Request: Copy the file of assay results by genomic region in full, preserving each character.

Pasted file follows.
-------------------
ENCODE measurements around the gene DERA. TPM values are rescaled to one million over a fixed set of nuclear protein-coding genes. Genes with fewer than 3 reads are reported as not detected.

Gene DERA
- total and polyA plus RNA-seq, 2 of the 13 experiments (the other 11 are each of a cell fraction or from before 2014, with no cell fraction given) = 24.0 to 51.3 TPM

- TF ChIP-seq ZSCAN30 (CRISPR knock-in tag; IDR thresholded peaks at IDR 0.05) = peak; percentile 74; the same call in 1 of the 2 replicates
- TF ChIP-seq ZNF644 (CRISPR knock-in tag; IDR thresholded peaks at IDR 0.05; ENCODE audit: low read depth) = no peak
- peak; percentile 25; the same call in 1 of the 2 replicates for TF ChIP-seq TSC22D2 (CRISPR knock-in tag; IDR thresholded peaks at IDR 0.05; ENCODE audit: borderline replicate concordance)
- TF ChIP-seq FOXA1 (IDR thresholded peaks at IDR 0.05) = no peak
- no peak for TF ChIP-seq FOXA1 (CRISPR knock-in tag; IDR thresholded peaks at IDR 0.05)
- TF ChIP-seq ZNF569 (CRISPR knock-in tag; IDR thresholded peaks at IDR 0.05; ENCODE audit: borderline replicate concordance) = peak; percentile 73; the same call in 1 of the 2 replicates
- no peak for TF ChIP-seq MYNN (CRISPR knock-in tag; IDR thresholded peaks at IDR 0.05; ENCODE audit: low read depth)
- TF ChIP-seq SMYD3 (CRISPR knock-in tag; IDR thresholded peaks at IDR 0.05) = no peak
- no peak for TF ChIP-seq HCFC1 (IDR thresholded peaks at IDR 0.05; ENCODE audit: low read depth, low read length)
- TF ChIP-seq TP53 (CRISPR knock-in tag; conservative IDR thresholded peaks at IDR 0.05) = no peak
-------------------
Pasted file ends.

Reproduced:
ENCODE measurements around the gene DERA. TPM values are rescaled to one million over a fixed set of nuclear protein-coding genes. Genes with fewer than 3 reads are reported as not detected.

Gene DERA
- total and polyA plus RNA-seq, 2 of the 13 experiments (the other 11 are each of a cell fraction or from before 2014, with no cell fraction given) = 24.0 to 51.3 TPM

- TF ChIP-seq ZSCAN30 (CRISPR knock-in tag; IDR thresholded peaks at IDR 0.05) = peak; percentile 74; the same call in 1 of the 2 replicates
- TF ChIP-seq ZNF644 (CRISPR knock-in tag; IDR thresholded peaks at IDR 0.05; ENCODE audit: low read depth) = no peak
- peak; percentile 25; the same call in 1 of the 2 replicates for TF ChIP-seq TSC22D2 (CRISPR knock-in tag; IDR thresholded peaks at IDR 0.05; ENCODE audit: borderline replicate concordance)
- TF ChIP-seq FOXA1 (IDR thresholded peaks at IDR 0.05) = no peak
- no peak for TF ChIP-seq FOXA1 (CRISPR knock-in tag; IDR thresholded peaks at IDR 0.05)
- TF ChIP-seq ZNF569 (CRISPR knock-in tag; IDR thresholded peaks at IDR 0.05; ENCODE audit: borderline replicate concordance) = peak; percentile 73; the same call in 1 of the 2 replicates
- no peak for TF ChIP-seq MYNN (CRISPR knock-in tag; IDR thresholded peaks at IDR 0.05; ENCODE audit: low read depth)
- TF ChIP-seq SMYD3 (CRISPR knock-in tag; IDR thresholded peaks at IDR 0.05) = no peak
- no peak for TF ChIP-seq HCFC1 (IDR thresholded peaks at IDR 0.05; ENCODE audit: low read depth, low read length)
- TF ChIP-seq TP53 (CRISPR knock-in tag; conservative IDR thresholded peaks at IDR 0.05) = no peak